Story of The Blues

When African slaves were brought to the Americas, their new owners often tried to stamp out the culture and traditions they brought with them – from religion, to music, to family and societal traditions. This was the start of new cultures and traditions developing within the slave communities as their own roots were suppressed and blended with the cultures of slaves from other areas as they mingled, and with the customs of the land they now found themselves in. This melting pot created it’s own culture and traditions. Perhaps one of the most prominent and well-known products of this is Blues music, although its origins are poorly documented due to racial discrimination and low levels of literacy amongst rural African-Americans.

The Blues is first documented in 1860’s America, most prominently in the black communities of the deep south. The songs were usually spiritual songs, field hollers and work songs or chants. In 1908 “I Got the Blues” was published as sheet music in New Orleans by Antonio Maggio. This is the first known publication form known to link the condition of “having the blues” to what would later be known as blues music.

It wasn’t until the great depression that the Blues moved out of it’s home in the deep south, along with the many African Americans who were moving to the cities in search of work. This brought a new sound to the blues, which was usually played on an acoustic guitar using a knife, a glass bottle, or a piece of metal to slide on the strings over the fret board to create a wailing sound. Other instruments used included harmonicas and pianos. Fife and drum bands were included in the Country Hill Blues tradition, with Otha Turner being the most prominent musician. Ultimately, the guitar (or variants of the guitar) remained king. Variants included 1 string guitars, 3 string guitars, diddley bows and of course cigar box guitars.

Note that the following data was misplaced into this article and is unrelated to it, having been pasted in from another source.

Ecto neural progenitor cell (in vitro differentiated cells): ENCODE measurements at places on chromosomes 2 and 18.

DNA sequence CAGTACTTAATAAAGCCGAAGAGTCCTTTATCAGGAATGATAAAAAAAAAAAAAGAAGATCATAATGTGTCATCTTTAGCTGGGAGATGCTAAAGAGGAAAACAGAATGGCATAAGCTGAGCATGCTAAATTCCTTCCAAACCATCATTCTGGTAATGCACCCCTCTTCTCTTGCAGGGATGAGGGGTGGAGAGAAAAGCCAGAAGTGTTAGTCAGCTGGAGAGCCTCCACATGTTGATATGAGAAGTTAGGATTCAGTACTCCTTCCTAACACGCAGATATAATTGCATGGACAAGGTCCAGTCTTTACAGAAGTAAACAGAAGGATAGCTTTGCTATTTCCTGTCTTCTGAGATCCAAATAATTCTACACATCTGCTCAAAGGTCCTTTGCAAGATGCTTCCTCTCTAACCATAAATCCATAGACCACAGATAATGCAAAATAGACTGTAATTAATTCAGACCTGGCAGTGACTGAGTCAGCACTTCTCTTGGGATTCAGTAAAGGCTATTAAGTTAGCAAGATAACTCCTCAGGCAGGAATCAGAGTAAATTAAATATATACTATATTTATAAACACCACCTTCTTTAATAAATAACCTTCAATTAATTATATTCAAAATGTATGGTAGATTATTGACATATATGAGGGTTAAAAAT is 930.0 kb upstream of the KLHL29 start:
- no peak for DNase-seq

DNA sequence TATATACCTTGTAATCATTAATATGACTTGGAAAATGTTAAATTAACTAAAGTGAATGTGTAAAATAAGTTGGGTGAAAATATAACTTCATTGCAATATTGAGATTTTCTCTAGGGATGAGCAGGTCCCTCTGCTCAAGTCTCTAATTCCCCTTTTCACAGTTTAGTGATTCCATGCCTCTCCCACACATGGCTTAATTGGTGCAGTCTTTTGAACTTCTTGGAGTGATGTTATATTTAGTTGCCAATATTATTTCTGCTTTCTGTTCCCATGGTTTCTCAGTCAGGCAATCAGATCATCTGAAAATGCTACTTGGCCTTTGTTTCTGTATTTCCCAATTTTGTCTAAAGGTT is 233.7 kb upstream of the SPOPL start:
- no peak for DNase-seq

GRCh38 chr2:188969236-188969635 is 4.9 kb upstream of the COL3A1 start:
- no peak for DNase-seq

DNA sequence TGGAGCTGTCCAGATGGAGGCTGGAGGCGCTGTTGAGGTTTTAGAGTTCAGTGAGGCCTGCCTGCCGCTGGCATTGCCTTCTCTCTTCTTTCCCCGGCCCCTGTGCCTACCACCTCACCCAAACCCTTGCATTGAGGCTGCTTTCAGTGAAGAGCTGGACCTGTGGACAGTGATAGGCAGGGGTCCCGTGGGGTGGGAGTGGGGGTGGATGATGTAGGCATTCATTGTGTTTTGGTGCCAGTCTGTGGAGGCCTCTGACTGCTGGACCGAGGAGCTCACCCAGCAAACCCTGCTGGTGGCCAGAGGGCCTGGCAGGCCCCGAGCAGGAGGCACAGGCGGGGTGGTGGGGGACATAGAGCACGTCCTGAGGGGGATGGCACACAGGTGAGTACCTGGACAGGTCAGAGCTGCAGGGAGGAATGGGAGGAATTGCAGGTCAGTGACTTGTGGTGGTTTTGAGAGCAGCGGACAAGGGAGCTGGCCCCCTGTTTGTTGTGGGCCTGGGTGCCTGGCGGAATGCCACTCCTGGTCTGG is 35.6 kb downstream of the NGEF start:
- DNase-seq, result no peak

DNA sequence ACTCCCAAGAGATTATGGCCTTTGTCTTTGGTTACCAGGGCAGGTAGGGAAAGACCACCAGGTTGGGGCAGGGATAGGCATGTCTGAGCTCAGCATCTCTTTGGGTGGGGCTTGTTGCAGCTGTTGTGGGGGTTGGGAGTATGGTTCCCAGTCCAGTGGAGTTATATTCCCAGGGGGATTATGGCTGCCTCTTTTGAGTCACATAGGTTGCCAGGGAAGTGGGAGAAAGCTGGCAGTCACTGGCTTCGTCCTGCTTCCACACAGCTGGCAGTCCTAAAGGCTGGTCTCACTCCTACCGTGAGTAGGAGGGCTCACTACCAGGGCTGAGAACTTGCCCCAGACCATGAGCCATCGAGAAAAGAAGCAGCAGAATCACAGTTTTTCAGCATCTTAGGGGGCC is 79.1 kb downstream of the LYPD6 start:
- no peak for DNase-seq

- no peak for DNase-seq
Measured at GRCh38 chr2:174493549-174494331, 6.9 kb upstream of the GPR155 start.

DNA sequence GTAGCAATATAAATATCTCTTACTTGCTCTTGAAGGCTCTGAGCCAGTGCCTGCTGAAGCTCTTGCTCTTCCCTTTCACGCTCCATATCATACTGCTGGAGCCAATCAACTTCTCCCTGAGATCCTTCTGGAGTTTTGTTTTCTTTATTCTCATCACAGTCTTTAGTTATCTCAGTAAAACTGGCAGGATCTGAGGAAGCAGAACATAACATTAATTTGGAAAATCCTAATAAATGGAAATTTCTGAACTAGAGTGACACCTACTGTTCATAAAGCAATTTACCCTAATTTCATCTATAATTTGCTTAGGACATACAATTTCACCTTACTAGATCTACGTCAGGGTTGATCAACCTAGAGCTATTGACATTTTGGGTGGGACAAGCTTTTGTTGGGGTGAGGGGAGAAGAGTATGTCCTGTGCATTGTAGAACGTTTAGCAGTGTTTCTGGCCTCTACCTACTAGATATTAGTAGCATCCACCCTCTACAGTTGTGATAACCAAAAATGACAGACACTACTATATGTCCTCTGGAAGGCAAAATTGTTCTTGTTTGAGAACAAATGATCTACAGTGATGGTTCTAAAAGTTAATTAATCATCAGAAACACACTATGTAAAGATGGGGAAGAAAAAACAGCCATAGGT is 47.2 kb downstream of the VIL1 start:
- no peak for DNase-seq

In the 1920s the first blues recordings started to emerge, as did the fame of the first great blues virtuosos such as Charley Patton, Bessie Smith, and Blind Willie McTell. It wasn’t until the 1930s that blues gained more popularity and led to some of the most famous names in Blues music such as Son House, Big Bill Bronzy and Robert Johnson. Robert Johnson is now known as the most influential and most accomplished bluesman. Son House stated that Johnson was a terrible player when they first met, and that he was only allowed to play while the other bands were on break. This forced the bands to take shorter breaks as the audience would be getting impatient and leaving as they listened to Johnson’s bad playing! Six months later Son House and Robert Johnson met again and the latter asked if he could play while House was on a break to which Son House reluctantly agreed. However, this was not the same Robert Johnson he had known – this man could play, and play well. Son House and many of his peers theorised that Johnson surely must have sold his soul to the devil to get so good in such a short space of time. Johnson went on to inflate this legend with his ‘devil’ trilogy; “Crossroads Blues”, “Hell Hounds on my Trail” and “Me and the Devil”. Johnson died young, at only 27. History states that he was either stabbed, shot or poisoned by a jealous husband. It wasn’t until after his death that Robert Johnson gained the recognition that he has today and the legend of Robert Johnson selling his soul to the devil, and his subsequent breathtaking musical ability, continues to this day.

In this period, Alan Lomax toured America to create an archive of recordings for the Library of Congress, aiming to document the different types of music present in the United States. Many blues musicians were found and had their works recorded during this project.

By the 1940s the blues had become electrified with the emergence of Chicago and Detroit Blues styles. With America’s entry into the Second World War the blues travelled with the African American GIs to Europe, where after the war it found a new following, spreading just as Jazz did after the First World War. Meanwhile, back in America new acts had begun to emerge. These men and women were the new driving force of what would become some of the most influential songs in blues music, and a new genre of music began to form, spearheaded by Chuck Berry. The new style, known as Rock’N’Roll, was essentially blues music played faster than ever before.